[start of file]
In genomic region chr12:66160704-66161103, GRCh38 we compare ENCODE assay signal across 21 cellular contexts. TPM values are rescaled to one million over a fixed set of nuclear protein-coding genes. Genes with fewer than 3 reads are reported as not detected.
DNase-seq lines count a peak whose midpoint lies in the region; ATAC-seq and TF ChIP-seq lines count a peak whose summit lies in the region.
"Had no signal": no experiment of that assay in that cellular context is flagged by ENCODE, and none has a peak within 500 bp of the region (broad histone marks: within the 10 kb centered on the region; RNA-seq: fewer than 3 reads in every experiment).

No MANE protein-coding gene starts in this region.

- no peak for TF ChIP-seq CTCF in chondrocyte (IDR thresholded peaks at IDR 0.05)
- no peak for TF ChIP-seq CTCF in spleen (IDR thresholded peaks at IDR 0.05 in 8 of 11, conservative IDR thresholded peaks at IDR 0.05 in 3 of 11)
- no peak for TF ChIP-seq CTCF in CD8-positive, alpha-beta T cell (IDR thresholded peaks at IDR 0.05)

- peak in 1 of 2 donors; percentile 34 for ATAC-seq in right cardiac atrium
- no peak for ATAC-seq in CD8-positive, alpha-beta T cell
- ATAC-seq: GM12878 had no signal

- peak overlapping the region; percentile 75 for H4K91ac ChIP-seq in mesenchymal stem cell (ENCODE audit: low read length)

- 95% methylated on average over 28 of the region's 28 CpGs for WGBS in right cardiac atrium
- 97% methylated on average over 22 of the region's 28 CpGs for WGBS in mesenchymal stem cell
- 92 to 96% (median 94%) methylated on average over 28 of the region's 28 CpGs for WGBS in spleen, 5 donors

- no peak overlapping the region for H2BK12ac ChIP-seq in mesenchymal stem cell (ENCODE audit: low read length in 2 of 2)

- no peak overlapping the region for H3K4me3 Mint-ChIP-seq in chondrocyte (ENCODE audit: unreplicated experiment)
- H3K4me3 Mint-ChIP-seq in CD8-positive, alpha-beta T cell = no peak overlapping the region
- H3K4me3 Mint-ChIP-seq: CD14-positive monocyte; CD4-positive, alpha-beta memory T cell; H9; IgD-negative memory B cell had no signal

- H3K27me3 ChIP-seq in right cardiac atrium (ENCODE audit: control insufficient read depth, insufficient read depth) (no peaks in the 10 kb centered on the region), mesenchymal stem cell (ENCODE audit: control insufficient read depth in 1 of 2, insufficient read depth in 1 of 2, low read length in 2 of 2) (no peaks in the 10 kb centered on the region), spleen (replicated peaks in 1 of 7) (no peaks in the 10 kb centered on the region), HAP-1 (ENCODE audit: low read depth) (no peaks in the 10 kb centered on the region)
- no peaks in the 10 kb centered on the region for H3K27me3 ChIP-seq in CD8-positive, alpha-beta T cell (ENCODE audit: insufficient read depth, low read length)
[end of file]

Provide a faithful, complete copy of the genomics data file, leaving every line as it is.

In genomic region chr12:66160704-66161103, GRCh38 we compare ENCODE assay signal across 21 cellular contexts. TPM values are rescaled to one million over a fixed set of nuclear protein-coding genes. Genes with fewer than 3 reads are reported as not detected.
DNase-seq lines count a peak whose midpoint lies in the region; ATAC-seq and TF ChIP-seq lines count a peak whose summit lies in the region.
"Had no signal": no experiment of that assay in that cellular context is flagged by ENCODE, and none has a peak within 500 bp of the region (broad histone marks: within the 10 kb centered on the region; RNA-seq: fewer than 3 reads in every experiment).

No MANE protein-coding gene starts in this region.

- no peak for TF ChIP-seq CTCF in chondrocyte (IDR thresholded peaks at IDR 0.05)
- no peak for TF ChIP-seq CTCF in spleen (IDR thresholded peaks at IDR 0.05 in 8 of 11, conservative IDR thresholded peaks at IDR 0.05 in 3 of 11)
- no peak for TF ChIP-seq CTCF in CD8-positive, alpha-beta T cell (IDR thresholded peaks at IDR 0.05)

- peak in 1 of 2 donors; percentile 34 for ATAC-seq in right cardiac atrium
- no peak for ATAC-seq in CD8-positive, alpha-beta T cell
- ATAC-seq: GM12878 had no signal

- peak overlapping the region; percentile 75 for H4K91ac ChIP-seq in mesenchymal stem cell (ENCODE audit: low read length)

- 95% methylated on average over 28 of the region's 28 CpGs for WGBS in right cardiac atrium
- 97% methylated on average over 22 of the region's 28 CpGs for WGBS in mesenchymal stem cell
- 92 to 96% (median 94%) methylated on average over 28 of the region's 28 CpGs for WGBS in spleen, 5 donors

- no peak overlapping the region for H2BK12ac ChIP-seq in mesenchymal stem cell (ENCODE audit: low read length in 2 of 2)

- no peak overlapping the region for H3K4me3 Mint-ChIP-seq in chondrocyte (ENCODE audit: unreplicated experiment)
- H3K4me3 Mint-ChIP-seq in CD8-positive, alpha-beta T cell = no peak overlapping the region
- H3K4me3 Mint-ChIP-seq: CD14-positive monocyte; CD4-positive, alpha-beta memory T cell; H9; IgD-negative memory B cell had no signal

- H3K27me3 ChIP-seq in right cardiac atrium (ENCODE audit: control insufficient read depth, insufficient read depth) (no peaks in the 10 kb centered on the region), mesenchymal stem cell (ENCODE audit: control insufficient read depth in 1 of 2, insufficient read depth in 1 of 2, low read length in 2 of 2) (no peaks in the 10 kb centered on the region), spleen (replicated peaks in 1 of 7) (no peaks in the 10 kb centered on the region), HAP-1 (ENCODE audit: low read depth) (no peaks in the 10 kb centered on the region)
- no peaks in the 10 kb centered on the region for H3K27me3 ChIP-seq in CD8-positive, alpha-beta T cell (ENCODE audit: insufficient read depth, low read length)